Before the first bench conference in the jury selection process after Gobert's case had been called for trial, the trial court stated the following: “Let's take that up, up here. Mr. Dunn, your client's always welcome up here just so you know.” Dunn, Gobert's trial counsel, responded, in Gobert's presence, “Mr. Gobert, the defendant is staying here, Your Honor.” The court then stated, “All right. Noted for the record.” The court then conducted four additional bench conferences with potential jurors, Gobert's trial counsel, the prosecutor, and a court reporter, which resulted in the dismissal of some potential jurors. Gobert made no objection at trial to his absence from any of those bench conferences but now asserts on appeal that it was error to exclude him.
A defendant has a right to be present at critical stages of the criminal proceeding against him. See Huff v. State, 274 Ga. 110, 111 (2), 549 S.E.2d 370 (2001). “[P]roceedings at which the jury composition is selected or changed are critical stages at which the defendant is entitled to be present.” (Citation and punctuation omitted.) Zamora v. State, 291 Ga. 512, 518 (7) (b), 731 S.E.2d 658 (2012). However, “the right to be present belongs to the defendant, and he is free to relinquish it if he so chooses.” (Citation and punctuation omitted.) Burney v. State, 299 Ga. 813, 820 (3) (b), 792 S.E.2d 354 (2016). A defendant
may personally waive his right to be present at a stage in the trial, or counsel may waive this right for the defendant. But in order for the waiver of counsel to be binding on the defendant, it must be made in his presence or by his express authority, or be subsequently acquiesced in by him.
(Citation and punctuation omitted.) Pennie v. State, 271 Ga. 419, 421 (2), 520 S.E.2d 448 (1999). Gobert was present in court both when the trial court invited him to “always” join his counsel at bench conferences and when his attorney waived his presence at such conferences, and he did not voice any objection to his counsel's statement. Nor did he or his counsel ever seek his inclusion in any of the subsequent bench conferences of which Gobert now complains on appeal. Thus, his right to be present was waived, and this enumeration of error fails.
3. Gobert also contends that the trial court erred when it failed to instruct the court reporter to transcribe jury selection and the charge conference. However, the record shows that jury selection and the charge conference were, in fact, transcribed and recorded, including individual queries with potential jurors. Accordingly, this claim provides no basis for reversal.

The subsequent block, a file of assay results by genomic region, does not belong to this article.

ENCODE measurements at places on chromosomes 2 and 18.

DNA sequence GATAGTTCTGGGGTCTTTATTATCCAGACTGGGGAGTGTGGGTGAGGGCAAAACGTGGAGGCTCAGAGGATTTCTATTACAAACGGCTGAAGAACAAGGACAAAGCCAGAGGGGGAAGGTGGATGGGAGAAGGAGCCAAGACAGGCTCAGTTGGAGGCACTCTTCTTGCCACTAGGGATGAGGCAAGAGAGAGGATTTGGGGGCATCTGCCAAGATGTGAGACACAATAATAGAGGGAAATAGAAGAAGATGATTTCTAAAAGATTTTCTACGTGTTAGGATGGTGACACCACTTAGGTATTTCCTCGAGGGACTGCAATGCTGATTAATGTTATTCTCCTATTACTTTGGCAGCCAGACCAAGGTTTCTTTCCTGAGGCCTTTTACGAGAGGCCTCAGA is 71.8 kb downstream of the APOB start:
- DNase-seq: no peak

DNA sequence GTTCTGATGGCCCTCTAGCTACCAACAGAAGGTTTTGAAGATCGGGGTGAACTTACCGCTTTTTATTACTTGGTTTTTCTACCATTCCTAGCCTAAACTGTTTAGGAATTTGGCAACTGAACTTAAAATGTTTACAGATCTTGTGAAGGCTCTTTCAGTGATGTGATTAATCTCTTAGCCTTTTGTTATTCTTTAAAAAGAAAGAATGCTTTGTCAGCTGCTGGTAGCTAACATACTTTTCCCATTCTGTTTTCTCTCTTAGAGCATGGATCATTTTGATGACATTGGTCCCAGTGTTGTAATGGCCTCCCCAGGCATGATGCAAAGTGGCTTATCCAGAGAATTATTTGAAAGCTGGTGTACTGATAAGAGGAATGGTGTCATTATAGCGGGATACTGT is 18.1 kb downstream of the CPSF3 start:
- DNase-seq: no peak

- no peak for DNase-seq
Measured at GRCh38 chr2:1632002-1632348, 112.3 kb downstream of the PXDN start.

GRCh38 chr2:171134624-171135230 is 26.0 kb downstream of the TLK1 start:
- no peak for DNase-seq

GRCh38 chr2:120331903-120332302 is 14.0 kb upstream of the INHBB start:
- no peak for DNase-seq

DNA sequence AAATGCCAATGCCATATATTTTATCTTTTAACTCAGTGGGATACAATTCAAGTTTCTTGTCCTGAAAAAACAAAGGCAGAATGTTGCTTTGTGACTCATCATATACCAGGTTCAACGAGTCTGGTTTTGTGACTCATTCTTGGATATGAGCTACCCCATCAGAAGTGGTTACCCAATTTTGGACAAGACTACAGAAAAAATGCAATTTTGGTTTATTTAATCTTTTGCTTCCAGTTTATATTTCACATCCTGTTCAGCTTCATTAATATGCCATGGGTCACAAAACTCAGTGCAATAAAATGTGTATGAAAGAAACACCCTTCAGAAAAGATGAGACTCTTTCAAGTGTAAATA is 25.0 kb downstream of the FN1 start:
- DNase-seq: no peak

4. Gobert also argues that the trial court erred when it failed to either grant his motion for mistrial or rebuke the prosecutor in accordance with OCGA § 17-8-75 when the prosecutor, in the presence of the jury, referenced the reasons behind a witness's unavailability to testify. For the reasons explained below, we conclude that, even if the trial court committed error by not rebuking the prosecutor, any such error was harmless. We also conclude that the trial court did not abuse its discretion by not granting a mistrial.
During the defense's closing argument, Gobert's counsel commented on the fact that the State did not call Putnam as a witness. In response, during its closing argument, the State remarked that “Putnam is a defendant in state court. I can't put him up on the stand.” Outside the presence of the jury, Gobert's counsel objected to this statement and moved for a mistrial on the ground that the State was arguing matters not in evidence.4 The State claimed it was responding to Gobert's argument about the fact that the State had not called Putnam to testify. The trial court noted that the defense had opened the door to the State's argument and that Putnam had invoked his right against self-incrimination. The trial court then denied the motion for mistrial and brought the jury back in to provide an explanation for what occurred. Before the trial court instructed the jury, Gobert's counsel stated that he would object to any instruction and renewed his motion for mistrial. The trial court replied that it would allow Gobert to have a standing objection to what the trial court told the jury. The trial court then instructed the jury that “self-incrimination issues get very tangled” and that if either the State or the defense had called a witness, the witness had the right against self-incrimination, and if the witness chose to assert that right, the jury would not hear testimony from that witness. The trial court also emphasized that what lawyers said during opening and closing remarks is not evidence.
(a) Gobert claims that the trial court erred by failing to rebuke the prosecutor, as required by OCGA § 17-8-75, which provides:
Where counsel in the hearing of the jury make statements of prejudicial matters which are not in evidence, it is the duty of the court to interpose and prevent the same. On objection made, the court shall also rebuke the counsel and by all needful and proper instructions to the jury endeavor to remove the improper impression from their minds; or, in his discretion, he may order a mistrial if the prosecuting attorney is the offender.